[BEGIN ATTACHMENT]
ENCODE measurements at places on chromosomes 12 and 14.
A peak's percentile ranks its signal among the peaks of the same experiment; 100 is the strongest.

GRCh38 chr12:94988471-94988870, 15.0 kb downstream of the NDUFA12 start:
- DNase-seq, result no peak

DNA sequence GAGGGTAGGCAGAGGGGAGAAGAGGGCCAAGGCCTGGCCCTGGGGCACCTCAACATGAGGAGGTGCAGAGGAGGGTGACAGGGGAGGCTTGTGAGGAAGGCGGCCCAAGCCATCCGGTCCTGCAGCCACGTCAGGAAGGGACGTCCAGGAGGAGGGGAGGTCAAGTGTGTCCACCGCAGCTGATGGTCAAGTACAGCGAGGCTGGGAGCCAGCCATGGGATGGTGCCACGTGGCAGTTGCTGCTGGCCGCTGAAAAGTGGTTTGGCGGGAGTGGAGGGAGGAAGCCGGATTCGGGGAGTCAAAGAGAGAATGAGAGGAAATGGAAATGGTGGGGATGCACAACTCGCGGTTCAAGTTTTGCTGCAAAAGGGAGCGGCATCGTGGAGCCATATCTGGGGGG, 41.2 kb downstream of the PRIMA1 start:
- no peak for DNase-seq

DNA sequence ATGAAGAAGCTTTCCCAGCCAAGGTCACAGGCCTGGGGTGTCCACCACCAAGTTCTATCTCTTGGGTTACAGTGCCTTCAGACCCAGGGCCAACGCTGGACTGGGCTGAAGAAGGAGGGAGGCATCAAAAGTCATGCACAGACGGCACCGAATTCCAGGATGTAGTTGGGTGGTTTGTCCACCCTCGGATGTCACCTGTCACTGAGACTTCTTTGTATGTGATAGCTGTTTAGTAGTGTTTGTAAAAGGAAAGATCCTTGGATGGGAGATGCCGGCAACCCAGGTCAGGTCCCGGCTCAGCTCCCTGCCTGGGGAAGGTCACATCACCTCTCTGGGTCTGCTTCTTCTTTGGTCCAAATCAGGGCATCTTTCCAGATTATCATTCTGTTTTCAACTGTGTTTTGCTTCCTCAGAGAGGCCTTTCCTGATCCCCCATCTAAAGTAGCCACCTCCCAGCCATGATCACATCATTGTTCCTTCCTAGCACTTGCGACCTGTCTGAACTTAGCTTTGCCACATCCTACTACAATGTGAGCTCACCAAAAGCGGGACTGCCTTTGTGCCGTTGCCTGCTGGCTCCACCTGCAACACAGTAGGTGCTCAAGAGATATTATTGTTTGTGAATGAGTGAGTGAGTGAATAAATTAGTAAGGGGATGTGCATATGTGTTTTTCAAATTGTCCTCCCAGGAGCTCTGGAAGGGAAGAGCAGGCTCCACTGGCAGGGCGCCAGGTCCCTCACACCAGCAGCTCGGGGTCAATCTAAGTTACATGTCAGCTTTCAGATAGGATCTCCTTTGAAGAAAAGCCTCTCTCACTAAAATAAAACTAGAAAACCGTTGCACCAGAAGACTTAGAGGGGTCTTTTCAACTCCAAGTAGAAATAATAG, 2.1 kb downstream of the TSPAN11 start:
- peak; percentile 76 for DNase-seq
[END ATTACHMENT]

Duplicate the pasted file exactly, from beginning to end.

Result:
ENCODE measurements at places on chromosomes 12 and 14.
A peak's percentile ranks its signal among the peaks of the same experiment; 100 is the strongest.

GRCh38 chr12:94988471-94988870, 15.0 kb downstream of the NDUFA12 start:
- DNase-seq, result no peak

DNA sequence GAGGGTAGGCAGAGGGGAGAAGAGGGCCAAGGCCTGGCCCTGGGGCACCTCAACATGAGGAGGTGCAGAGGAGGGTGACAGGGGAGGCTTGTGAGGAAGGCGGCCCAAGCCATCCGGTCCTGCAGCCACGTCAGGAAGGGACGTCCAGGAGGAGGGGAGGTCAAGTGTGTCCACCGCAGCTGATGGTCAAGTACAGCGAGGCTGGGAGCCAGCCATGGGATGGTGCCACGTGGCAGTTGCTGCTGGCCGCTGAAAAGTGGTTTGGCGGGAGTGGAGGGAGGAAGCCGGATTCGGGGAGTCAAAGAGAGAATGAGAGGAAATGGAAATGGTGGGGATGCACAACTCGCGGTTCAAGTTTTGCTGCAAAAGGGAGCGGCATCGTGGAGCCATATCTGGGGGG, 41.2 kb downstream of the PRIMA1 start:
- no peak for DNase-seq

DNA sequence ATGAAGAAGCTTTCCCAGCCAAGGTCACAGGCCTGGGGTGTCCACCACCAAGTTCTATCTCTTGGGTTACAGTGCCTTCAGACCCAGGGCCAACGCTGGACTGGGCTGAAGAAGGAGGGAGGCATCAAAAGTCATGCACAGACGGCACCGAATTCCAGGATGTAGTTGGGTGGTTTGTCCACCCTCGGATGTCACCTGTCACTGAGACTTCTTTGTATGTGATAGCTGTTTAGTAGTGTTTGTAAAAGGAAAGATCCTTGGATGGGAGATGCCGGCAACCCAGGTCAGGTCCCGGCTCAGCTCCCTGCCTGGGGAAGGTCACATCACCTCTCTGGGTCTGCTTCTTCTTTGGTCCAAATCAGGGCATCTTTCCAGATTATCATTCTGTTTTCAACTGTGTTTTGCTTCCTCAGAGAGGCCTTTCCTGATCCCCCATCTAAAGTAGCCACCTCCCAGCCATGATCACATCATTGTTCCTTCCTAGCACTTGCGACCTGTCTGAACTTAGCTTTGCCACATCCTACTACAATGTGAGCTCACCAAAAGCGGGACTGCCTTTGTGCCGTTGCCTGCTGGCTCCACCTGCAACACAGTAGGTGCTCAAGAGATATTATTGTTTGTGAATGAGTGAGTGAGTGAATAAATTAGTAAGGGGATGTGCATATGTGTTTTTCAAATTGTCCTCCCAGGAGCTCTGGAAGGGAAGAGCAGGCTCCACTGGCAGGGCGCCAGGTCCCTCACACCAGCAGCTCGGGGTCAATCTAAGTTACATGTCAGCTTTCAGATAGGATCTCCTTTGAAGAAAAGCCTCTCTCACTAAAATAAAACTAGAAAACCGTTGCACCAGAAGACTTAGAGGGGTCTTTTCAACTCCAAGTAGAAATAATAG, 2.1 kb downstream of the TSPAN11 start:
- peak; percentile 76 for DNase-seq